Naughty Query: Tip #2

So I am changing the name of Operation Query Tip to Naughty Query, because I already have too many operations going on…AND I try to use the word “naughty” as much as possible.

So today’s naughty query comes in the form of cliffhangers!! Ahhhhhhh!

I receive a lot of queries that give a great albeit extremely long-winded, overly detailed summary of what I would guess to be the first 50 pages of their manuscript. And then they leave it off with: “If you are interested, I am prepared to send you the completed manuscript, etc…”

The rejection will most likely come swiftly if this is your approach to querying. Even if the beginning of your book sounds mind-blowing. The truth of the matter is: I don’t have time to write you back and ask you for more details (which I will need before I ask for a full manuscript).

I’ll be honest with you, this is one of those fine lines that sucks to walk. You need to give your prospective agent just the right amount of information: not too much, not too little. Goldilocks, again. There should be a beginning, middle, and end to your query as with your manuscript. I should know the main characters, the main conflict and at least a hint of the resolution, if there is one. And that’s JUST the description of the book. That doesn’t include information about you, or any other facts about the manuscript like why it is important, viable, and different, etc. So keep the description succinct.

The overall takeaway from this Naughty Query post is NO CLIFFHANGERS!!! No one likes a cliffhanger in a query. Leave those to television dramas.


I got a tweet from @emilytastic  that said: “Great post! I wrestled with whether or not to include my twist in the query – I do now, tho I hear some would rather be surprised”

If your book has a wicked twist–not all do–I prefer just a hint of the twist not the whole revelation. Also, she brings up a very valid point. Take all my advice with a grain of salt. Every agent is different. That’s why it is good to do your research and know how the agent you are querying likes to be queried.

6 thoughts on “Naughty Query: Tip #2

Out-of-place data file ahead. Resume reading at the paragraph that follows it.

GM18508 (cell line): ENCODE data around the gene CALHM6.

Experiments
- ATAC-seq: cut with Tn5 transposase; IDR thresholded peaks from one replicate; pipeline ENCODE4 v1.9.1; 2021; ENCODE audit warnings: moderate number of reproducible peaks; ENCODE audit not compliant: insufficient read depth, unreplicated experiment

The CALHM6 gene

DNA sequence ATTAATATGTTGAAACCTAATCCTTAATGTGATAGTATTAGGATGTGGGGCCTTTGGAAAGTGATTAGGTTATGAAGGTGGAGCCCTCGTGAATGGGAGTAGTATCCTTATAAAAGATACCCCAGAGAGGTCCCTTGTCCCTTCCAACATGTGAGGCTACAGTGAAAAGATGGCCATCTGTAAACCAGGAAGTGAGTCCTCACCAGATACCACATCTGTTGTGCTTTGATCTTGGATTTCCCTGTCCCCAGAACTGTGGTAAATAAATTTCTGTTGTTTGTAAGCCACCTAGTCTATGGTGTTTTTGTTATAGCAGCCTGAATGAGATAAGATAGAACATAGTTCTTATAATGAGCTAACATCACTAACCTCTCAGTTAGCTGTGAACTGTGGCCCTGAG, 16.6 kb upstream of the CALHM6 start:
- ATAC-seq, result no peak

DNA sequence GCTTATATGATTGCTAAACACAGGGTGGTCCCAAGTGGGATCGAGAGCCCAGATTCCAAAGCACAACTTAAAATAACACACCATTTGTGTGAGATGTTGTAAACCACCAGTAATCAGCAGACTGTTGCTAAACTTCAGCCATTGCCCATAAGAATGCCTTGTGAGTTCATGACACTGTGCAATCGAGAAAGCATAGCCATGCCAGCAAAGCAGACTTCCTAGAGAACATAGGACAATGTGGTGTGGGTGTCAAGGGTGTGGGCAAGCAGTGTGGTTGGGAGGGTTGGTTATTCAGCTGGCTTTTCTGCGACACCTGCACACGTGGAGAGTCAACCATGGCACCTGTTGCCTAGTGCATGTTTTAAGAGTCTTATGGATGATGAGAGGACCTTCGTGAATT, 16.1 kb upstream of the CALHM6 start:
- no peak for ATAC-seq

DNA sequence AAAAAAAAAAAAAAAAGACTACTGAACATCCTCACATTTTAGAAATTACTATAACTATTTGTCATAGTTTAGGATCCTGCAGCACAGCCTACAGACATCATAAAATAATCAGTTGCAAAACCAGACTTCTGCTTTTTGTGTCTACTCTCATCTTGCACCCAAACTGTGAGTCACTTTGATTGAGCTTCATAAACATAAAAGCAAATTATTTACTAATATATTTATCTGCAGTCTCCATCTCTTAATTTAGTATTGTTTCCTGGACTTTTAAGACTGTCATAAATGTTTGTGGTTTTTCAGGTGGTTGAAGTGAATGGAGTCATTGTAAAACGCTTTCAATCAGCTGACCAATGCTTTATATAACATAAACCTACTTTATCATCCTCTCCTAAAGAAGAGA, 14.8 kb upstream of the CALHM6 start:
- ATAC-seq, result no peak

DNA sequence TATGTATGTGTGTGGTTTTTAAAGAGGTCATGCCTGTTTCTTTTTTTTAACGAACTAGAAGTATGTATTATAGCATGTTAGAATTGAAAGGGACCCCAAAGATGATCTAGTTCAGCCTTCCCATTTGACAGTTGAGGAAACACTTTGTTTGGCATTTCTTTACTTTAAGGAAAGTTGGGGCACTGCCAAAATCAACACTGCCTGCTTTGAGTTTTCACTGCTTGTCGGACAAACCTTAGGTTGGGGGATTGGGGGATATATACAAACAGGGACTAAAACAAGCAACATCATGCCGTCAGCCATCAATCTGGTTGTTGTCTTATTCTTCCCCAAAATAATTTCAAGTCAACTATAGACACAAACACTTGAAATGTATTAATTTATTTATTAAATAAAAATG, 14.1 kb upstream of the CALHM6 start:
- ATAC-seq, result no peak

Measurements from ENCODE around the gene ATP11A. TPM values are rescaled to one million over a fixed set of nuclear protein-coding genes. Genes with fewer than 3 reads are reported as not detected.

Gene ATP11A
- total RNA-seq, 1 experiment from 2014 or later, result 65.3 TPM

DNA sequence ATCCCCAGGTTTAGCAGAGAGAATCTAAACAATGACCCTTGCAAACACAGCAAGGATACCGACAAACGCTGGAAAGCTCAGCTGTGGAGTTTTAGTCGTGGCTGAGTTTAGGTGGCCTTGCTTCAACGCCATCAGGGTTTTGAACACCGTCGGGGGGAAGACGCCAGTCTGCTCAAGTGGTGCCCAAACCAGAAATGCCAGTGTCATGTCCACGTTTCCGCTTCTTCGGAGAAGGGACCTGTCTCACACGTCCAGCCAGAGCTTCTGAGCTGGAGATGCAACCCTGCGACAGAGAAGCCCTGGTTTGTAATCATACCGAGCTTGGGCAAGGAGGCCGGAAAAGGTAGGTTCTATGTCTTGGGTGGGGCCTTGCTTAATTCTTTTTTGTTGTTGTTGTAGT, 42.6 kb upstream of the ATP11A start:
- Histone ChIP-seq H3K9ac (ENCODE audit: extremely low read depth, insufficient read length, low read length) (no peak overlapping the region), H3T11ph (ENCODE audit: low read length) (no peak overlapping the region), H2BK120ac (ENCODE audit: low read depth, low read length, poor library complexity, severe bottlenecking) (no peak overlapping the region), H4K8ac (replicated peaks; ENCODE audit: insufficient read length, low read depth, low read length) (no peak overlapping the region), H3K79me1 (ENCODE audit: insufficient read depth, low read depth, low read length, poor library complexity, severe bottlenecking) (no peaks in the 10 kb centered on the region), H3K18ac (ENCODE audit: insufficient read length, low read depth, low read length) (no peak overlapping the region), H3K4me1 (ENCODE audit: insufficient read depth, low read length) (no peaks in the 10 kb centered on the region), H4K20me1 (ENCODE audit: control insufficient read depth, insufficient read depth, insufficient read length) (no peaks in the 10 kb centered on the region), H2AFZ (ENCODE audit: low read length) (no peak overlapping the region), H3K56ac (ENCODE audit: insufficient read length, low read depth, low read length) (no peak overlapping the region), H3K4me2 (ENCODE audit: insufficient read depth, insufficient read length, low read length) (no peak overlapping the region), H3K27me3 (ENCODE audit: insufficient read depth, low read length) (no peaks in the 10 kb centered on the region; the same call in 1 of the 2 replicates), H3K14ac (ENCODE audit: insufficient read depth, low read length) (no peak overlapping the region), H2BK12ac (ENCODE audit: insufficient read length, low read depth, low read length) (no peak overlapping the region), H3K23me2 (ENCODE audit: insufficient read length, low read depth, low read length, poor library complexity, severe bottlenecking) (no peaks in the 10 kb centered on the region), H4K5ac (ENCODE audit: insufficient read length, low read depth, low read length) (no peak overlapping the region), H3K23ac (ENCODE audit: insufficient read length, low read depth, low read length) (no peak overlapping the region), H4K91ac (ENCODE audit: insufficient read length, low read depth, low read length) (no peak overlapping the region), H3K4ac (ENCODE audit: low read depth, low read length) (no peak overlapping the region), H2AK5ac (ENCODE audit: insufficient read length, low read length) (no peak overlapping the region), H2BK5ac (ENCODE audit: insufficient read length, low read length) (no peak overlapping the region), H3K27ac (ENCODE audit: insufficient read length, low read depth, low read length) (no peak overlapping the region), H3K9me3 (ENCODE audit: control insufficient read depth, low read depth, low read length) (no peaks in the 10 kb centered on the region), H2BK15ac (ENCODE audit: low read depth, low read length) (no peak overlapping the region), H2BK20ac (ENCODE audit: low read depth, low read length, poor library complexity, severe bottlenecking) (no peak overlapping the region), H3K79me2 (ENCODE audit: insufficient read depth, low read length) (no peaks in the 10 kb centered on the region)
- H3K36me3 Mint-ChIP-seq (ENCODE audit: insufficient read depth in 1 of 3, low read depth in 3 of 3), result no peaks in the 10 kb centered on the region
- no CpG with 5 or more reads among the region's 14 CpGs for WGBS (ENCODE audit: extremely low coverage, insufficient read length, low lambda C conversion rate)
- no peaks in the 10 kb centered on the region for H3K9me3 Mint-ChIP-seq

1. If the beginning sounds mind-blowing, can’t you just email a reply: “Send three page synopsis with REQUESTED MATERIAL in subject header,” in that instance and take it from there?

    • That is a really great question. And I guess my only response is, why wouldn’t the querier want to give a great synopsis the first go around? I am inclined to be wary of queries that only describe the beginning of the book because so often, a manuscript starts out really strong and then the premise derails. Which is why I like to know the overall arc of the story before I request any materials so I don’t get anyone’s hopes up or waste anyone’s time.

  2. I was guilty of writing the exact query you describe here. My letter only described the first ten to twelve pages of my manuscript which, in lookig back, would be very frustrating to recieve as an agent. I since have rewritten my entire query and am very excited about the revision. Thank you so much for your tips and advice. I find it very helpful, especially when writing an effective query can be more terrifying and duanting than actually writing the novel. I will be looking forward to your next post!

  3. I am guilty of ending my query with a cliffhanger. When reviewing my letter, I realized that I had only described the first ten to twelve pages of my manuscript. I can see how that would be very frustrating as an agent. Since reading your post I have rewritten my entire query without the cliffhanger and I am very excited with the results. Your tips are refreshing and helpful especially when writing the query can be more terrifying and daunting than writing the novel. I look forward to Tip # 3.

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